and because they had no appreciation of the technical difficulties,
they planned the time and resources poorly - and the rest of us joined
the death march.


So what can we as industry professionals do to fix this? I'll admit
that a lot of the points mentioned are out of our hands, but I do
think that we need to be raising the level our client's assumed
expectations.
I think that my initial list was pretty basic and I can think of a few
other items that could be added to it.

Given the amount of time, effort and money that can be saved by doing
things right upfront, in my experience at least, this stuff pays for
itself and that is the way to sell it to the client. Raising the
quality of the people that are producing the solution is a far more
difficult task. I try to get people through my own network, but I'm
not always afforded that luxury.

I believe that as Security Professionals we should be making an effort
as a group to address these short comings and not just as individuals
on our own projects.
Thanks,
ys

--
Yousef Syed
CISSP

http://www.linkedin.com/in/musashi



2008/11/3 Marco Morana <marco.m.morana () gmail com>

Syed

when is the last time that you tried to make this happen for an
organization? The fact that we (security practitioners/consultants
etc) all know what to do to build security in and that this is
documented and vetted by experts and that fact that we have tools and
procedures to use is simply not enough.

You need to look from the perspective of making an assessment first of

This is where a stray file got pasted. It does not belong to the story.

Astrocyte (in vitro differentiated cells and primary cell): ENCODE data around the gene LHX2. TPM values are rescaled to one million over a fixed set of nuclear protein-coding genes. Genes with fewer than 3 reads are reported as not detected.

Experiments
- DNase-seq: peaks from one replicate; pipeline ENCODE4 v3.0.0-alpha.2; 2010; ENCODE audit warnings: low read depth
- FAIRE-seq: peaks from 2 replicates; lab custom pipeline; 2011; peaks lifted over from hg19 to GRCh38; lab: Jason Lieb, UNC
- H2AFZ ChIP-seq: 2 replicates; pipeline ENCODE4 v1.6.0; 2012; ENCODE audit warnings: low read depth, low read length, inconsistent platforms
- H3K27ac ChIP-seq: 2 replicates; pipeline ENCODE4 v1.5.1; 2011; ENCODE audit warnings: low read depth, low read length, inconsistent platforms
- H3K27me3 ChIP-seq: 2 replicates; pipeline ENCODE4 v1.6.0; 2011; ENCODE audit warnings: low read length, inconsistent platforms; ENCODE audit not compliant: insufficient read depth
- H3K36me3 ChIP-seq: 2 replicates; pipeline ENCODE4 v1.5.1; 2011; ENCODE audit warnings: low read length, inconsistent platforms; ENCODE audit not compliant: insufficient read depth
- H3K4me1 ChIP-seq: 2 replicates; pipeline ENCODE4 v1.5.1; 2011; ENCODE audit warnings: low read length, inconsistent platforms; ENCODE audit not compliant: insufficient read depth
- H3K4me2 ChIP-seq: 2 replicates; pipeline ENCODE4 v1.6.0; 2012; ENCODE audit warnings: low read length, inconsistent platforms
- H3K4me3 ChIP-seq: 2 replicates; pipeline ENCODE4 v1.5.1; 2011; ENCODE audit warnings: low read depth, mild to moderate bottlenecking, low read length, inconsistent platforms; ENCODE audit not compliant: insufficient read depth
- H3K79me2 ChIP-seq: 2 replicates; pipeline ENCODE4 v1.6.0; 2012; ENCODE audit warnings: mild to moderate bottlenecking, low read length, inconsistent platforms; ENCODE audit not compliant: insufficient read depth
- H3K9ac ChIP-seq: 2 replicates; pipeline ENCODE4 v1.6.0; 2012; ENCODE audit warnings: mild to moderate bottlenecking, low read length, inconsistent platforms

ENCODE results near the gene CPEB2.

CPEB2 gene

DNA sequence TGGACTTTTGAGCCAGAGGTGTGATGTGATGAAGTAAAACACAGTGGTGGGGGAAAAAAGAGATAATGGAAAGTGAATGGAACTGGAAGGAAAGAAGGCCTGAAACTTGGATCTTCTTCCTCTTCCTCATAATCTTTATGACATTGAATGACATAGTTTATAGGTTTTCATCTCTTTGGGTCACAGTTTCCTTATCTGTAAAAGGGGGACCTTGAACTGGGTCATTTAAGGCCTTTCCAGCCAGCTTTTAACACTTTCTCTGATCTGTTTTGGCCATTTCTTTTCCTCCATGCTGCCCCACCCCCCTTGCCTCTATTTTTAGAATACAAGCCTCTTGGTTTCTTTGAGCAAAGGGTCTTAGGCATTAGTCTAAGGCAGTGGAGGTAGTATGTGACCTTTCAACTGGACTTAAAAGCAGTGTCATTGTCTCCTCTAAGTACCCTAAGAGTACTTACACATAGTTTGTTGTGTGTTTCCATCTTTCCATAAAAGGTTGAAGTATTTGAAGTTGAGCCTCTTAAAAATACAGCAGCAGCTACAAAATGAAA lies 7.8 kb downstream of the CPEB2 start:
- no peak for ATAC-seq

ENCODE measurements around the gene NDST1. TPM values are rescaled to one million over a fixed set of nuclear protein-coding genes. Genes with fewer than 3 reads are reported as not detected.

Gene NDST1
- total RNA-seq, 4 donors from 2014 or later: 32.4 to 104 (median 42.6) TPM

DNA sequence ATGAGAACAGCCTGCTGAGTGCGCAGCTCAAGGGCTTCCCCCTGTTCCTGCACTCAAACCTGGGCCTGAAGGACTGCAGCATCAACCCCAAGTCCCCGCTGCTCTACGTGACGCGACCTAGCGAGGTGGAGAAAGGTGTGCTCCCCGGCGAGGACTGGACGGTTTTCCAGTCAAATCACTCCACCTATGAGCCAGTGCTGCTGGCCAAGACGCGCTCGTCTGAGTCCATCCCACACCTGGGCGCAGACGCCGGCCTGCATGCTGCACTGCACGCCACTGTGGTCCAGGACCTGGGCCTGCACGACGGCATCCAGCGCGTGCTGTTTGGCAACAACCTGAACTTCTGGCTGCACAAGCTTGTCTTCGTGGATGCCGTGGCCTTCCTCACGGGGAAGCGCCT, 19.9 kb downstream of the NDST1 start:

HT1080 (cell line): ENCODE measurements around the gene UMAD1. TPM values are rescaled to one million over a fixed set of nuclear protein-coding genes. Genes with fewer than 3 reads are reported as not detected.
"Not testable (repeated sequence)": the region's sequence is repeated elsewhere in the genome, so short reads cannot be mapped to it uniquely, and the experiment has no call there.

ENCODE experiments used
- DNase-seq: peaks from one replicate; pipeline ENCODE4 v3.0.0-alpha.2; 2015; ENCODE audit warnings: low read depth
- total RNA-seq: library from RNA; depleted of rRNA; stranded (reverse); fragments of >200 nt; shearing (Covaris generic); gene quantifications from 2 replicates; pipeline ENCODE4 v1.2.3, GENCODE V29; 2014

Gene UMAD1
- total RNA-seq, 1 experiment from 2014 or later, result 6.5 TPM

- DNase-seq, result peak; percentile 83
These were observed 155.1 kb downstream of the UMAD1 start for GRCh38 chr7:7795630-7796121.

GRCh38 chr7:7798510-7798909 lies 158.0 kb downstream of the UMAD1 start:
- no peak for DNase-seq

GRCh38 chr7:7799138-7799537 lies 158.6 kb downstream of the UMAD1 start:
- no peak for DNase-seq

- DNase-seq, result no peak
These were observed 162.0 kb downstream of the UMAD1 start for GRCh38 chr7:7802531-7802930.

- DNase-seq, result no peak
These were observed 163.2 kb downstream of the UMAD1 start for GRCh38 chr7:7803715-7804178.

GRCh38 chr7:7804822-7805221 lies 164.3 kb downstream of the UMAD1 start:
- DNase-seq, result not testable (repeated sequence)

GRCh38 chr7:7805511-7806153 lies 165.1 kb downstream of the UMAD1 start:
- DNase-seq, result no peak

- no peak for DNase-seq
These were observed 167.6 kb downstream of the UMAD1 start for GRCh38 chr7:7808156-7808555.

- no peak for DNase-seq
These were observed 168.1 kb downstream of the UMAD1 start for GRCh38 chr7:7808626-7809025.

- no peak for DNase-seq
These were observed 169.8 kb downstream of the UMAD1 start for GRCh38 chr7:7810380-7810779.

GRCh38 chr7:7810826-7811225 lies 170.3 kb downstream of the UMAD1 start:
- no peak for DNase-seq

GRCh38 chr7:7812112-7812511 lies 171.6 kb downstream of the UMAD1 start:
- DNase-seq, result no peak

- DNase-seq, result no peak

the maturity levels and capabilities that organizations have to build
security into their SDLC. Then you can build the case for it. Most of
organizations (at least from my experience) are not like Microsoft
where a Bill Gates memo makes software security happening. You need to
build from the ground up showing the business cases and gaining ground
by partnering with project stakeholders.

Regards

Marco Morana
Writing Secure Software Blogger

Why, because you are dealing with a people

On Thu, Oct 30, 2008 at 7:55 PM, Yousef Syed <yousef.syed () gmail com> wrote:
Why isn't Quality Assumed?
Why isn't Security Assumed?
Why are these concepts thought of as add ons to Applications and Services?

Why do they need to be specified, when they should be taken for granted?
 - Input Validation
 - Boundary Conditions
 - Encrypt Data as necessary
 - Least Privilege Access
 - White lists are better than Black lists

I'm approaching this from more of a development/services perspective,
but I'm sure it applies to others. So why should the need for any of
the above genuinely need to be stipulated?
The knowledge is out there.
The tools are out there.
And it doesn't take a huge effort to do - but can save a huge effort
in the future.


I realize that this is a bit of a rant, but I really do believe that
software quality and our expectations surrounding software quality is
worth talking about. During the development life-cycle of a product,
various requirements are stipulated; however, all quality and security
seems to get ignored unless each specific matter has been added to the
requirements.
Architects and designers don't push back on requirements due to
quality or security issues; but rather, due to the difficulty to
implement it. Code reviews don't through back client code with
username/passwords embedded, but they do throw it back because it
doesn't follow the stipulated coding/naming standards. Testing and
reviewing have their place in this, but I do feel that our focus is
often on some of the wrong things.


I'll leave it there for now so you guys can comment.

ys

--
Yousef Syed
CISSP

http://www.linkedin.com/in/musashi